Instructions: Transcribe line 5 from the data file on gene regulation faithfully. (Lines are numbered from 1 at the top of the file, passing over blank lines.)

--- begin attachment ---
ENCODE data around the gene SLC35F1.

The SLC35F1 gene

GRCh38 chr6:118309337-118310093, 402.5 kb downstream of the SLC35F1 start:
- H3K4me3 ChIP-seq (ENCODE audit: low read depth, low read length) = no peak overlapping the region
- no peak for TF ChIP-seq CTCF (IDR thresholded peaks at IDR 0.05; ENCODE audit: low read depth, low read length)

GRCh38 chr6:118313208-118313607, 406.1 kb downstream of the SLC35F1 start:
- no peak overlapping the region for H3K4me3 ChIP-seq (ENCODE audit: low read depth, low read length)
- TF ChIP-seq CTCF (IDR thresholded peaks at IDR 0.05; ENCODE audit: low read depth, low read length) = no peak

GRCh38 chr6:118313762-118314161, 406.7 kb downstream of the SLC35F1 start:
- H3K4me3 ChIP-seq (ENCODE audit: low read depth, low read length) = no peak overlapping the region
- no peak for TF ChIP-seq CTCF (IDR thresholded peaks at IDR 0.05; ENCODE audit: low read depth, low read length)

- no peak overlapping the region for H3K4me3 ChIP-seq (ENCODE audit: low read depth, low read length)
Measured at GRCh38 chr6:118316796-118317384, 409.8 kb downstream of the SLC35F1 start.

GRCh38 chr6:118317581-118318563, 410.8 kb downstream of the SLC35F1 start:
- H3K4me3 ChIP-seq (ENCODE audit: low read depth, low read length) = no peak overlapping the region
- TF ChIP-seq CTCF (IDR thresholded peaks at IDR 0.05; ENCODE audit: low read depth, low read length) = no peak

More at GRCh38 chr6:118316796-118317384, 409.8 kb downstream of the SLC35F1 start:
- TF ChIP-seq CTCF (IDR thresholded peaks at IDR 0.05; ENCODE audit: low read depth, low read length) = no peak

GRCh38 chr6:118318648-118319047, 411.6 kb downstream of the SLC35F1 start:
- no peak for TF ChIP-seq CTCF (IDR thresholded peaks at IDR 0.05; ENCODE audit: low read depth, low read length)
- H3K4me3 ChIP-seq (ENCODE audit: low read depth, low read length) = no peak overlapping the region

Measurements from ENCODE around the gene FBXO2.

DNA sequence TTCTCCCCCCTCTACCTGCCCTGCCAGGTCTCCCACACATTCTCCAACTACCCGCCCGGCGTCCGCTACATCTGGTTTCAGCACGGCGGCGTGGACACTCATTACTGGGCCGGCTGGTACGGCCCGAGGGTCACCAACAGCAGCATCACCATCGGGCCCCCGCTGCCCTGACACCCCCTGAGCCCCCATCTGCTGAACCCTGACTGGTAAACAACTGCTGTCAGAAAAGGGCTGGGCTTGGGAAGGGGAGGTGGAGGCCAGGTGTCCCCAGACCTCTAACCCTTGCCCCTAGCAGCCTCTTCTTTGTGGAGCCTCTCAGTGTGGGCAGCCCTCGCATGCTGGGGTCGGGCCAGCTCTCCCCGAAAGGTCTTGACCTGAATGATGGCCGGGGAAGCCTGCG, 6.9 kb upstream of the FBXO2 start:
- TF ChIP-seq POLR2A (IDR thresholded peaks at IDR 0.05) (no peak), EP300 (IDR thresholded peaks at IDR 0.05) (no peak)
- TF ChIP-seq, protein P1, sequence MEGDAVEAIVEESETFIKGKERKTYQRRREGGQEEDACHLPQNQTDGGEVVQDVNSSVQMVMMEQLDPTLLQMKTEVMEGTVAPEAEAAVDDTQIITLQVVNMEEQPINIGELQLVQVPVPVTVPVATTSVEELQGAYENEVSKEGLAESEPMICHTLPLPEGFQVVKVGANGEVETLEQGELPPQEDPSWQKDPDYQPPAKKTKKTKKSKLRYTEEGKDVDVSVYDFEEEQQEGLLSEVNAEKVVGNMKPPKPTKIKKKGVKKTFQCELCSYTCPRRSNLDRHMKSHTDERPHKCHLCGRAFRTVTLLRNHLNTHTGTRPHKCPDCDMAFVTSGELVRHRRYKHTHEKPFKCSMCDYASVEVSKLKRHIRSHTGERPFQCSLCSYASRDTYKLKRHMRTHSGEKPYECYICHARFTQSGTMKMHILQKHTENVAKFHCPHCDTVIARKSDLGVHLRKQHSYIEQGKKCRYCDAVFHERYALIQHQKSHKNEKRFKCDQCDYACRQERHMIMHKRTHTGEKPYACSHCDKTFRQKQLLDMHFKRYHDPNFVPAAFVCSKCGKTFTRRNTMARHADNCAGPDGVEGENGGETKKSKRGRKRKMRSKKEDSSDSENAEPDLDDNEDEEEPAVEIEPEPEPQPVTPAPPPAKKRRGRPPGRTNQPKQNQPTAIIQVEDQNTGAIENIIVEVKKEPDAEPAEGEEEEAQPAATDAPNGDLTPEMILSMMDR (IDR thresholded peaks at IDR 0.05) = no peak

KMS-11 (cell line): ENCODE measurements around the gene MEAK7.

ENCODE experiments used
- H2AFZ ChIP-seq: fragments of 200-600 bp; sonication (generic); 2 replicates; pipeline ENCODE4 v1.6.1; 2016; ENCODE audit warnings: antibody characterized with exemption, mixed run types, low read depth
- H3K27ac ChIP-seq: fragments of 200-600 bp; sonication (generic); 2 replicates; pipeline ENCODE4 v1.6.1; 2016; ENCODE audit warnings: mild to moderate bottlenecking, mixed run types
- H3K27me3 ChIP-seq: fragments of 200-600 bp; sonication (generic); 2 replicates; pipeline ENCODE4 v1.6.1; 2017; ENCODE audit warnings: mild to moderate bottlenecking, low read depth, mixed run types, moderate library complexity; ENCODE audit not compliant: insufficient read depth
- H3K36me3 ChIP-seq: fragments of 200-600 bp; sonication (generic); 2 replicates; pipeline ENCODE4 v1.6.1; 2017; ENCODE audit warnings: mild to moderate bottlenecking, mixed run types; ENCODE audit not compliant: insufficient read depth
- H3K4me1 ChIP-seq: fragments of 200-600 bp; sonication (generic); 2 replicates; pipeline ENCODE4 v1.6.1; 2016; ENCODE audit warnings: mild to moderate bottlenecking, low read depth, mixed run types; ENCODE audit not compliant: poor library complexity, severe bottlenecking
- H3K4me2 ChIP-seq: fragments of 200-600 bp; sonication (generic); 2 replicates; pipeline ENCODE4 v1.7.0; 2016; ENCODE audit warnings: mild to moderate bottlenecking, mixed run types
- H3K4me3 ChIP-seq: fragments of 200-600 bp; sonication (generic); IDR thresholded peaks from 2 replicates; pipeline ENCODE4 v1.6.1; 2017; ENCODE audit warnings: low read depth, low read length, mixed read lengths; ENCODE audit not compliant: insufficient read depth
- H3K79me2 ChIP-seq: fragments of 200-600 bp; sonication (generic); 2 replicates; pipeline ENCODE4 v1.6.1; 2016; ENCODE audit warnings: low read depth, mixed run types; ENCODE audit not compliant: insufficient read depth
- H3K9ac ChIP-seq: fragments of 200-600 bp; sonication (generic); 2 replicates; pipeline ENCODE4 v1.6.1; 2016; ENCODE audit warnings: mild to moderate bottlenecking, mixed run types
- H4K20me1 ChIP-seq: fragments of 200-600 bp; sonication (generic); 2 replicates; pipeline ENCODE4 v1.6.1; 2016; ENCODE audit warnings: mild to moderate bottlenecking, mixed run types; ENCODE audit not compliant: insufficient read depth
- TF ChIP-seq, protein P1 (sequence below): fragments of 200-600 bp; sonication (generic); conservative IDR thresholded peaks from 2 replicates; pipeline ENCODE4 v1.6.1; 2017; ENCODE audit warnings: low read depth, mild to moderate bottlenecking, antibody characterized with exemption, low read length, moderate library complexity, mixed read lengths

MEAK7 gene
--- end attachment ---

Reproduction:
- no peak for TF ChIP-seq CTCF (IDR thresholded peaks at IDR 0.05; ENCODE audit: low read depth, low read length)